Firework Phobia feature

Firework Phobia

As vets and dog owners ourselves, we are only too well aware of the distress caused to pets every year by fireworks. Evidence suggests that 50% or more of pet-owning households have a pet that is afraid of fireworks: it is a huge problem that is a distressing situation for owners and pets alike.

For many years, the only recourse we had was sedative and tranquillising drugs. Their use is undesirable (though short-term sedation can be helpful) and with the prolonged firework season these days we cannot sedate our pets for months on end.

A strategy is now available that can help reduce your pet's fears, using a combination of behavioural modification, sound desensitisation, and pheromonatherapy.

Behavioural modification

We all want to comfort our pets when they are frightened, it is tempting to say "There's a good boy, everything will be OK". What you are actually telling your pet is that it is OK to be frightened. A different approach is required. Our staff are happy to give advice on some strategies to try.

Sound de-sensitisation

This needs to be performed with the advice of a vet and is not a quick fix. The idea of sound de-sensitisation is that you play a CD on a regular basis, starting at a very low intensity, increasing the volume over a period of time. You aim to never upset your pet. Over a number of weeks, your pet will become less responsive to these sounds. Play the CD in the evening when the fireworks are going off and it will also mask the sounds outside. Counter conditioning needs to be performed once they are de-sensitised.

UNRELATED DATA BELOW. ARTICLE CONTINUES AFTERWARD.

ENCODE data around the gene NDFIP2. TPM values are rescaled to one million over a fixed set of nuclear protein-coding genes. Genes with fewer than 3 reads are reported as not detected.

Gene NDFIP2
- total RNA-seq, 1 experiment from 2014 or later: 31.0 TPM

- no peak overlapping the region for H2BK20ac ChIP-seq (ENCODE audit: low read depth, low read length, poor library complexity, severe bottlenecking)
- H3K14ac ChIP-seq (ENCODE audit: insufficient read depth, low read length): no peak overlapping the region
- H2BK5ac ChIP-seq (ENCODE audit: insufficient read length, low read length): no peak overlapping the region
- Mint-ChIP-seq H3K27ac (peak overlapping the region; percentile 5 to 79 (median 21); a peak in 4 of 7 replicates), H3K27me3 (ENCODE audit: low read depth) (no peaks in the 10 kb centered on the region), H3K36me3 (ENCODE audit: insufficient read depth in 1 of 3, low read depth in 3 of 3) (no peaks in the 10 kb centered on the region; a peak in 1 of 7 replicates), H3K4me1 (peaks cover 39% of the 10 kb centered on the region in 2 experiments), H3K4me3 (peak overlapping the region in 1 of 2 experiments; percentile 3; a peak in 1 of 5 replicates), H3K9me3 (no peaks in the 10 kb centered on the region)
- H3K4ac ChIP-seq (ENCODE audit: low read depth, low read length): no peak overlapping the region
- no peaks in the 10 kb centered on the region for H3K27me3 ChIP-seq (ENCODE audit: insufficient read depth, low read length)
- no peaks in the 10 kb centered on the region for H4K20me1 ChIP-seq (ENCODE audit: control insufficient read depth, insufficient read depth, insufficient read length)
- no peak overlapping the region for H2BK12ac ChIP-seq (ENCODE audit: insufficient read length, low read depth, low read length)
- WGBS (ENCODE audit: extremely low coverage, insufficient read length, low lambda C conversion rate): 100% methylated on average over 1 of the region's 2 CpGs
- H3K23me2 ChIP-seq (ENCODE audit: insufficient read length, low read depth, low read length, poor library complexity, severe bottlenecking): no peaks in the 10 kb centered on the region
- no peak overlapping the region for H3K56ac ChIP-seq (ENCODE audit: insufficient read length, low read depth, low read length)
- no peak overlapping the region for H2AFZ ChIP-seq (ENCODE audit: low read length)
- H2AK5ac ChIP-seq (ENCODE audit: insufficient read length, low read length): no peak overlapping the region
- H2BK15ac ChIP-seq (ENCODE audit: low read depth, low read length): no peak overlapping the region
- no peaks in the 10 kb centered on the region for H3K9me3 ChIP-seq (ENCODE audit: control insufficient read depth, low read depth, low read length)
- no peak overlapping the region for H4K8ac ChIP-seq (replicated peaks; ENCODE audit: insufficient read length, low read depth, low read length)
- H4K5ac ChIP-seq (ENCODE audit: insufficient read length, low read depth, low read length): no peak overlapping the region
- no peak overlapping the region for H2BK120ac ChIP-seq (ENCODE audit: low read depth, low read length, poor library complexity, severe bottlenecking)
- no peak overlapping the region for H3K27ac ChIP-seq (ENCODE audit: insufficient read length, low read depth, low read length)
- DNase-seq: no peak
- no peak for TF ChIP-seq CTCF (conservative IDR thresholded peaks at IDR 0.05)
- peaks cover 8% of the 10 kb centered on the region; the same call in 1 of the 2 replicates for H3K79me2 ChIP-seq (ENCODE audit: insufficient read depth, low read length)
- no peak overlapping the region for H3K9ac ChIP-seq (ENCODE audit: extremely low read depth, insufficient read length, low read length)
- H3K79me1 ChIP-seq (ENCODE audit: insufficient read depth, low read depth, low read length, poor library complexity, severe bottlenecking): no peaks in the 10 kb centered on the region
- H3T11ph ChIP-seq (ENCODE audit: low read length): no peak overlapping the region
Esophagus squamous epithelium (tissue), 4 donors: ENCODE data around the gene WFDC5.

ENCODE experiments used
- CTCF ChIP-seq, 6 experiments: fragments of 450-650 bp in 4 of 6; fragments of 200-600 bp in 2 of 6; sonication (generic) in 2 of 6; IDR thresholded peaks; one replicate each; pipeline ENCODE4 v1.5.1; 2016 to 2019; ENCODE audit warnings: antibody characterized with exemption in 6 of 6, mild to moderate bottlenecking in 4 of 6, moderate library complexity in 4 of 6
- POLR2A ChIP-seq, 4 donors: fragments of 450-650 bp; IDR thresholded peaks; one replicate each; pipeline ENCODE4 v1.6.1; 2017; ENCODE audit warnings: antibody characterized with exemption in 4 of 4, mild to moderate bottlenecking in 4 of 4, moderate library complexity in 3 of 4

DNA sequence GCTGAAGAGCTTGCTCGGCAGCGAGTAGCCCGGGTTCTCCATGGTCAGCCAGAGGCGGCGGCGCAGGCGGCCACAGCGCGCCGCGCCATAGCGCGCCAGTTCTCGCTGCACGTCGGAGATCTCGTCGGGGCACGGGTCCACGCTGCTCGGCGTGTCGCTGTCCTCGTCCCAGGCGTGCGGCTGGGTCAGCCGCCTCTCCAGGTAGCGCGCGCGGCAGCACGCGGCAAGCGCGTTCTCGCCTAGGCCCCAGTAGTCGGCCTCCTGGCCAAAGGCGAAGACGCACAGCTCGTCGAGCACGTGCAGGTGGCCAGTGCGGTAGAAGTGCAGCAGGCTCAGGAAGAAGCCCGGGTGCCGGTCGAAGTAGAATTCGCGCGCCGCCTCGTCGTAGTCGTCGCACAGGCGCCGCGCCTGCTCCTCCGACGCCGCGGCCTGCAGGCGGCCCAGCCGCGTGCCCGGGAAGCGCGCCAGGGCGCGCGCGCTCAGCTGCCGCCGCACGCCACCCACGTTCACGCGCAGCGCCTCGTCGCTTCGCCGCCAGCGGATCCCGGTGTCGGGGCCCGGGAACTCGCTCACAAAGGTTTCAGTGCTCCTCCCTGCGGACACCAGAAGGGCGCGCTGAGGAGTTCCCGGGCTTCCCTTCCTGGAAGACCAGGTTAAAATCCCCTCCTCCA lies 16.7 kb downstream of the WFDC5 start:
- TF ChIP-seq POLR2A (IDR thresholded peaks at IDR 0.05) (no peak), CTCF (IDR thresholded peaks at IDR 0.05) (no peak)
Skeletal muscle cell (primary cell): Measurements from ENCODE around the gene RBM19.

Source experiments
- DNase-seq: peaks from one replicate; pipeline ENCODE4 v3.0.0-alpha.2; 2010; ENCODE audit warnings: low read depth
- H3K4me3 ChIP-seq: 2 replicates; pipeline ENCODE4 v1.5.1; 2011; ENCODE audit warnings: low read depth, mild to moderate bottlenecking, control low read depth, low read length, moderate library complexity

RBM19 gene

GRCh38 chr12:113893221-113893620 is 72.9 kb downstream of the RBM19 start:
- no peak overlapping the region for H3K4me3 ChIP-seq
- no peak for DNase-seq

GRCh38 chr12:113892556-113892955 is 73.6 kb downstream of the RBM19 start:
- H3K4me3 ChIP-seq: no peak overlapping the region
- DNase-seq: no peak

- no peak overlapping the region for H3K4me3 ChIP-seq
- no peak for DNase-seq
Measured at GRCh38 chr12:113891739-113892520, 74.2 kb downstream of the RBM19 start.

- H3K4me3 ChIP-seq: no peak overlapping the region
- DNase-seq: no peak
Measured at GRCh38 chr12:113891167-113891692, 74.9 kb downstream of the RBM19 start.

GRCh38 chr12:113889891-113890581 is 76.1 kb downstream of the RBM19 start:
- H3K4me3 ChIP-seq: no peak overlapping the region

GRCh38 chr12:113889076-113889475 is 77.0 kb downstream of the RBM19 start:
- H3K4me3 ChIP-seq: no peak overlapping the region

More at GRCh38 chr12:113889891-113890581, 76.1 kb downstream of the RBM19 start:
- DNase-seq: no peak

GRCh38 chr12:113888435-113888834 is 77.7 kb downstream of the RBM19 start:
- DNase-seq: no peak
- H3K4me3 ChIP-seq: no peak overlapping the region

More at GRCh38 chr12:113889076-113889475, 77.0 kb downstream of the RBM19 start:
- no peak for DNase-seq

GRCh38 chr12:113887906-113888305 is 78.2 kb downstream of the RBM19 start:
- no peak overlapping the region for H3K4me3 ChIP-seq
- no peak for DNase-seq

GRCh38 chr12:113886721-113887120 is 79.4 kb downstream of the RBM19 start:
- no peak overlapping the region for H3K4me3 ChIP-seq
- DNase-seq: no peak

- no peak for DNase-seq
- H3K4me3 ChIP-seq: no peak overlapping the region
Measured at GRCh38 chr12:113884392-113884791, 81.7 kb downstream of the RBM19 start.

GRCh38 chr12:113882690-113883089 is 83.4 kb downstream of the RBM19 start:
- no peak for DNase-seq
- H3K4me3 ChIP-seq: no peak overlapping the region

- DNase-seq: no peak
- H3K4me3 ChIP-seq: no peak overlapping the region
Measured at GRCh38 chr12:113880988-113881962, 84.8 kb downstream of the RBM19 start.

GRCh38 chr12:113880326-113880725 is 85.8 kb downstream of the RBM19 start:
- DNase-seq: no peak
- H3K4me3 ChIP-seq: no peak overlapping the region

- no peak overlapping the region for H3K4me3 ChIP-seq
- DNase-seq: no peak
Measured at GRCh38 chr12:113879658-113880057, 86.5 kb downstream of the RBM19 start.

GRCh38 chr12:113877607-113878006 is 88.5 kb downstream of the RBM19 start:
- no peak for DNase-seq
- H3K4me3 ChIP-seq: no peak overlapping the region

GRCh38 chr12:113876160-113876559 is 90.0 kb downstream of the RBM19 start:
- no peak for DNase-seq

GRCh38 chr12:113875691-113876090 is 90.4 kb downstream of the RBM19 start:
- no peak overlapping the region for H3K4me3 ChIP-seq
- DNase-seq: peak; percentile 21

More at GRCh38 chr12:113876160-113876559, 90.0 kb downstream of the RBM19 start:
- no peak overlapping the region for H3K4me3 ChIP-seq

Pheromones

Pheromones are natural chemical messengers, with very powerful actions. In dogs, bitches with pups produce a pheromone from the mammary gland that re-assures pups that the breast area is a safe and comfortable zone.

This effect continues into adulthood. Scientists have isolated this chemical, and produced a product that works via a vapouriser (D.A.P. Vapouriser), plugged into an electrical socket.

Zylkene

Zylkene is a natural product, derived from casein, the protein in milk. Since its launch in April 2008, Zylkene has been used in many common situations which our pets find difficult. Vets, behaviourists, nurses and pet owners have all found Zylkene to be a valuable support for helping pets cope with difficult situations such as firework fear. For more information discuss this with your Veterinary Surgeon or Veterinary Nurse.